Album Review: Laura Veirs – The Lookout

by Chad Liffmann on April 12, 2018

Laura Veirs hasn’t enjoyed the widespread popularity or been welcomed to the radio waves like her other Portland musician colleagues and frequent collaborators have, like The Decemberists and Sufjan Stevens. “Not a household name / but she’s been in your head all day / It would be so cool to be like Carol, Carol Kaye.” These lyrics from “Carol Kaye” off of Veirs’s 2010 incredible LP offering July Flame, just about sums it up. It’s unfortunate that Veirs isn’t the household name her music has well-earned the distinction of becoming. Alas, two more LPs and a collaboration album with Neko Case and k.d. lang (Case/Lang/Veirs) later, and Veirs is still delivering radio-worthy tunes that are as catchy as they are folksy and heartfelt.

Now, upon releasing her 10th (!) studio album, The Lookout, Veirs’s vocals remain as consistent as ever: eternally youthful, playful venturing on ethereal, and embracing an honest (and realistic) sense of positivity in the world. That last part differs greatly from 2013’s Warp and Weft, which came on the cusp of giving birth to her second child amidst a news cycle filled with violence, hate, and turmoil. Note: her first child was met with the release of her charming children’s album, (Tumble Bee, 2011). Forward five years later, and though the news cycle seems scarily worse, her vocal ambitions aim at a new purpose: The Lookout is about positivity and moving into a new, more welcoming world. Allusions to protectors, matriarchs, and channeling energy run fluent. Veirs says, “The Lookout is about the need to pay attention to the fleeting beauty of life and to not be complacent; it’s about the importance of looking out for each other.”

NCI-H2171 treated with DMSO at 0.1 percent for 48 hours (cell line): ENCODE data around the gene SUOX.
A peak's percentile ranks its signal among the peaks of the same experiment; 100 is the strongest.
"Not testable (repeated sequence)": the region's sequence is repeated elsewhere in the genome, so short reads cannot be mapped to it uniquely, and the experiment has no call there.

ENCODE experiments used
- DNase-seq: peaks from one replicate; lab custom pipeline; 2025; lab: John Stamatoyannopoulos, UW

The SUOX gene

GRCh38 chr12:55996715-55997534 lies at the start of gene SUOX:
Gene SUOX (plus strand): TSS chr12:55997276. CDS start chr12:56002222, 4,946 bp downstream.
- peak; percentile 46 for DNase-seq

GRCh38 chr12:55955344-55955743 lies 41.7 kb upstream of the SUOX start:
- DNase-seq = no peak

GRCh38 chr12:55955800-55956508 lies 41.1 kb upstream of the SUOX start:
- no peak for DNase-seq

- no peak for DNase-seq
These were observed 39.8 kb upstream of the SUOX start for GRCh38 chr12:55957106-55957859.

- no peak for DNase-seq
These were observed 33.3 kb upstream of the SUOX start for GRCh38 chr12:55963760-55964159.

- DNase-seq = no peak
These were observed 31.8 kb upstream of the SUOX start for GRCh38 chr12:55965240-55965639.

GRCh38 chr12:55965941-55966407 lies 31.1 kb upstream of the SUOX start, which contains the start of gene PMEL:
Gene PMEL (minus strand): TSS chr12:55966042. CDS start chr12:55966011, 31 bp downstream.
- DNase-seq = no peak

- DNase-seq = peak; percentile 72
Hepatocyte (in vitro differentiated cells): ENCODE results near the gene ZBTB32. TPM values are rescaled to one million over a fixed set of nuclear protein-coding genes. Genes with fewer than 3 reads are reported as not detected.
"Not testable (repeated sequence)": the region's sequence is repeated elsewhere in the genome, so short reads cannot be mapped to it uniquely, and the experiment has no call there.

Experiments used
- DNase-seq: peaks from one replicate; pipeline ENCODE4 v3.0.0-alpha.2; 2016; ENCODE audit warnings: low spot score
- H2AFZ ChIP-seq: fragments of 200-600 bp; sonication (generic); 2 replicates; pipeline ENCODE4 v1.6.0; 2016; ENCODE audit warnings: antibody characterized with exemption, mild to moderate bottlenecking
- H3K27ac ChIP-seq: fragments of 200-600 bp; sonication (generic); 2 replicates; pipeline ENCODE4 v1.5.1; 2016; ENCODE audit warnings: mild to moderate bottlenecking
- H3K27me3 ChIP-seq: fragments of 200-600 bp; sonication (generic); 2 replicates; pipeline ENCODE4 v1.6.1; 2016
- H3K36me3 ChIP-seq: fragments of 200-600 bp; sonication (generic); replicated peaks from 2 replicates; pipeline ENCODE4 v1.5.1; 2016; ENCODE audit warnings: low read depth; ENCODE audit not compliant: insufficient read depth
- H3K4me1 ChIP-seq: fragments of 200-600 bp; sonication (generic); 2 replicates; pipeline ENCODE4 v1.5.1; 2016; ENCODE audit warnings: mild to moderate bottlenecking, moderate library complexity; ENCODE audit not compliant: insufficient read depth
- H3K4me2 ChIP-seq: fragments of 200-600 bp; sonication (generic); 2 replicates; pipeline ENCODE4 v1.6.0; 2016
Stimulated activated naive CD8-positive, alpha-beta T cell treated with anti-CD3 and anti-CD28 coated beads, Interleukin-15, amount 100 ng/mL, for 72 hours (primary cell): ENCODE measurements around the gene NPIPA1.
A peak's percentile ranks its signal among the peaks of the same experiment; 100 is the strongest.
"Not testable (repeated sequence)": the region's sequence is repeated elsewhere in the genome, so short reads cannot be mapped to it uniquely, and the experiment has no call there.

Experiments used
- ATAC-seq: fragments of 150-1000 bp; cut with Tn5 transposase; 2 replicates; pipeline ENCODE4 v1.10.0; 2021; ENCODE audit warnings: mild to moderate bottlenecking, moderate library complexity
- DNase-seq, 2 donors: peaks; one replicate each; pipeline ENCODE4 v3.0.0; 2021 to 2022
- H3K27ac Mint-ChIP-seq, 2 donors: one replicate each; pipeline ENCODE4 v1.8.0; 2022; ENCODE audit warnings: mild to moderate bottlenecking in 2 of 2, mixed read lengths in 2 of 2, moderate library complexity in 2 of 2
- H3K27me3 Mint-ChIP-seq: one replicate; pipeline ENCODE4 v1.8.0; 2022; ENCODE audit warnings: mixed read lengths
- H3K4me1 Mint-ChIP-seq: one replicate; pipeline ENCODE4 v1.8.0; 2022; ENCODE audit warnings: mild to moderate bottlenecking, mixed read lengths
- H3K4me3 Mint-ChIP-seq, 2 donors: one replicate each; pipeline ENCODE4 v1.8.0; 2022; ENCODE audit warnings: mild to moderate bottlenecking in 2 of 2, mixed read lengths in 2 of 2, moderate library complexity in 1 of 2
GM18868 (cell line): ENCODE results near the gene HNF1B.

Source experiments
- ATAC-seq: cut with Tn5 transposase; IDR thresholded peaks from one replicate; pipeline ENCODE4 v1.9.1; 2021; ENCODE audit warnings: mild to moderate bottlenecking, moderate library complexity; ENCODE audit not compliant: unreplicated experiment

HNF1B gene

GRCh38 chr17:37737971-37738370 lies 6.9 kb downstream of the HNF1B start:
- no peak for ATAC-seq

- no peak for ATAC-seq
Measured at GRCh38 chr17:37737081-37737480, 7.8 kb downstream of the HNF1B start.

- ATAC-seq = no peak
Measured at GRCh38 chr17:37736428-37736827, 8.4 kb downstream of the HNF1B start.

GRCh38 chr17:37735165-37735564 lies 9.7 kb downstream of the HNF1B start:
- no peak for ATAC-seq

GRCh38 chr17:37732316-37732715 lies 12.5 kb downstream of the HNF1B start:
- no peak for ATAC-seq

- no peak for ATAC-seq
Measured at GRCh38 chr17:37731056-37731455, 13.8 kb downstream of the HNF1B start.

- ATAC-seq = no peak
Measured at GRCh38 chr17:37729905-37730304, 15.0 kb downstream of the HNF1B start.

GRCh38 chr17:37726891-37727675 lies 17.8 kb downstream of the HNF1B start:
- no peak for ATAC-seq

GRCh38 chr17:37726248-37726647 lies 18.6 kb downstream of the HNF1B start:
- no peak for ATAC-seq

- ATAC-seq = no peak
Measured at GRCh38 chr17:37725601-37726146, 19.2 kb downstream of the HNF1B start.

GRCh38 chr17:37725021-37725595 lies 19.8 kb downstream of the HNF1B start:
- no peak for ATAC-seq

Nothing exemplifies Veirs’s sentiment more than the first single, “Everyone Needs You.” This tune cozies up to the listener like a warm electric blanket, touching on life’s balancing acts of love and children, aging, and being emotionally pulled in multiple directions. But there’s a sense of calm and tranquility, as she pointedly sings in the final verse alluding to eternal balance expressed via Yin Yang, “Two koi fish / turning in the sky / one’s in your brain / the other’s in your thigh.”

The track “Watchfire” features Sufjan Stevens in all his whispery goodness, offering nothing more than an echoing choral injection of “I’ll keep the watch / I’ll keep the watch fire.” Throughout the song, this line replies to Veirs’s fearful and worried sentiments of wolves and shadows, becoming an omniscient protector of sorts. The same protective theme comes through in “The Lookout” and “Lightning Rod,” and throughout the album. Even when Veirs attempts to attain an extra pastoral sentiment, it can toe the line between beautiful arresting visuals and forgettable superfluous whimsy, a la the brief track “The Meadow.” Yet each track contains purpose, where even the more frustrating tracks would have left a noticeable gap if they were tossed to the cutting room floor. In these troubled times, Veirs has put forth a gentle musical reminder of the values and choices we should adhere to, or at least consider with our utmost ability to love and connect with one another. The album concludes with “Zozobra” and a repeated chorus, ringing aloud with a call: “And the people’s hearts rose with fire / And the people’s hearts rose with fire.”


The Lookout is in stores and streaming tomorrow, April 13th

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